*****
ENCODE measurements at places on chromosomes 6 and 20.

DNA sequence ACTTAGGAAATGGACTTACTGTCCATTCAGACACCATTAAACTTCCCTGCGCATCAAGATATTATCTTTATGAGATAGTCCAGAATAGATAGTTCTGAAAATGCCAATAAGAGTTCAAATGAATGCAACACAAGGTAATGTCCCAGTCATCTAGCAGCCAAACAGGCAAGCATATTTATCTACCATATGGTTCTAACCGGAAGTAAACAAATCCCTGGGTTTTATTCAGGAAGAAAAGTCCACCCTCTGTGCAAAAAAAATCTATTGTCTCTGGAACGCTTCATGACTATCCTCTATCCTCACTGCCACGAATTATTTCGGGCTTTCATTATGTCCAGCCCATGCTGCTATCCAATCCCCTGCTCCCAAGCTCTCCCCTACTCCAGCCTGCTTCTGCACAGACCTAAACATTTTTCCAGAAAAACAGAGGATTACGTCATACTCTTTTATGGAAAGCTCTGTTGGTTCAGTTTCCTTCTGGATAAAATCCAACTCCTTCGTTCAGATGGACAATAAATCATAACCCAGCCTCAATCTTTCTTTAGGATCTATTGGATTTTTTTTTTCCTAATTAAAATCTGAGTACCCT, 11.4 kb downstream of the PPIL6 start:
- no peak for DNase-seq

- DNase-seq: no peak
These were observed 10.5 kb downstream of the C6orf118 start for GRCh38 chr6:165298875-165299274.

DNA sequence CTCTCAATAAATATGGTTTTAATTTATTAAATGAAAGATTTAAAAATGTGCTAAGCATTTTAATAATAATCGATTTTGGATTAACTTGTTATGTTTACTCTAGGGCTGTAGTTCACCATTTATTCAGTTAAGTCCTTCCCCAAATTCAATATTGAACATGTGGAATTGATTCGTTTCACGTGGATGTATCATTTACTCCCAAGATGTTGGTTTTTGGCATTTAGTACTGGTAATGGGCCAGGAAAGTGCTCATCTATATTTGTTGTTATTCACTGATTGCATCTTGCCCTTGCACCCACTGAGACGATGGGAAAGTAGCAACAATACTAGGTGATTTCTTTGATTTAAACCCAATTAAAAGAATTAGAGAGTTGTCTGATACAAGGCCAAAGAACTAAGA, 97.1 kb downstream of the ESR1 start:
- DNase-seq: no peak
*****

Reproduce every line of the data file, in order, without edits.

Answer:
ENCODE measurements at places on chromosomes 6 and 20.

DNA sequence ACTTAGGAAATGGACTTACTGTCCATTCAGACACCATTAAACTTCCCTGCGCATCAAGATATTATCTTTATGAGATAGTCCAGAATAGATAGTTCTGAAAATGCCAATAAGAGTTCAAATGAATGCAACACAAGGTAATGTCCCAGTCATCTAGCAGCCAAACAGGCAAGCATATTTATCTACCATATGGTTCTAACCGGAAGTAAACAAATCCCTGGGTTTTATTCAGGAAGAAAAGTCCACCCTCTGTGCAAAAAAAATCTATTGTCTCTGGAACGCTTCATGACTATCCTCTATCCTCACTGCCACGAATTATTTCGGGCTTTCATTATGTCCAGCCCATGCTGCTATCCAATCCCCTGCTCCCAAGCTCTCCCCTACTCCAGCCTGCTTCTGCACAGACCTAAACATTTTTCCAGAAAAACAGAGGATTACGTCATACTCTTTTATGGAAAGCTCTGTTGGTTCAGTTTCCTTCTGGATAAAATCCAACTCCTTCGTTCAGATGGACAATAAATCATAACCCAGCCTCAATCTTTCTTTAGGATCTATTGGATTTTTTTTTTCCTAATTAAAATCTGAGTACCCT, 11.4 kb downstream of the PPIL6 start:
- no peak for DNase-seq

- DNase-seq: no peak
These were observed 10.5 kb downstream of the C6orf118 start for GRCh38 chr6:165298875-165299274.

DNA sequence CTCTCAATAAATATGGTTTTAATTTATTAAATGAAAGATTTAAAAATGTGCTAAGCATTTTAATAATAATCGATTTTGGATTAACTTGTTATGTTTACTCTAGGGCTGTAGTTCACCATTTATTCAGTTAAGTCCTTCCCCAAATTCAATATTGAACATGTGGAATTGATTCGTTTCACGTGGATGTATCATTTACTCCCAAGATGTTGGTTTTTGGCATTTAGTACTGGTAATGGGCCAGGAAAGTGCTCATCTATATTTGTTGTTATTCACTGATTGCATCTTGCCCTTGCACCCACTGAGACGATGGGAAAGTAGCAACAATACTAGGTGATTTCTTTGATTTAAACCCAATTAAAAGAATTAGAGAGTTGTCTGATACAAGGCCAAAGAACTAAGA, 97.1 kb downstream of the ESR1 start:
- DNase-seq: no peak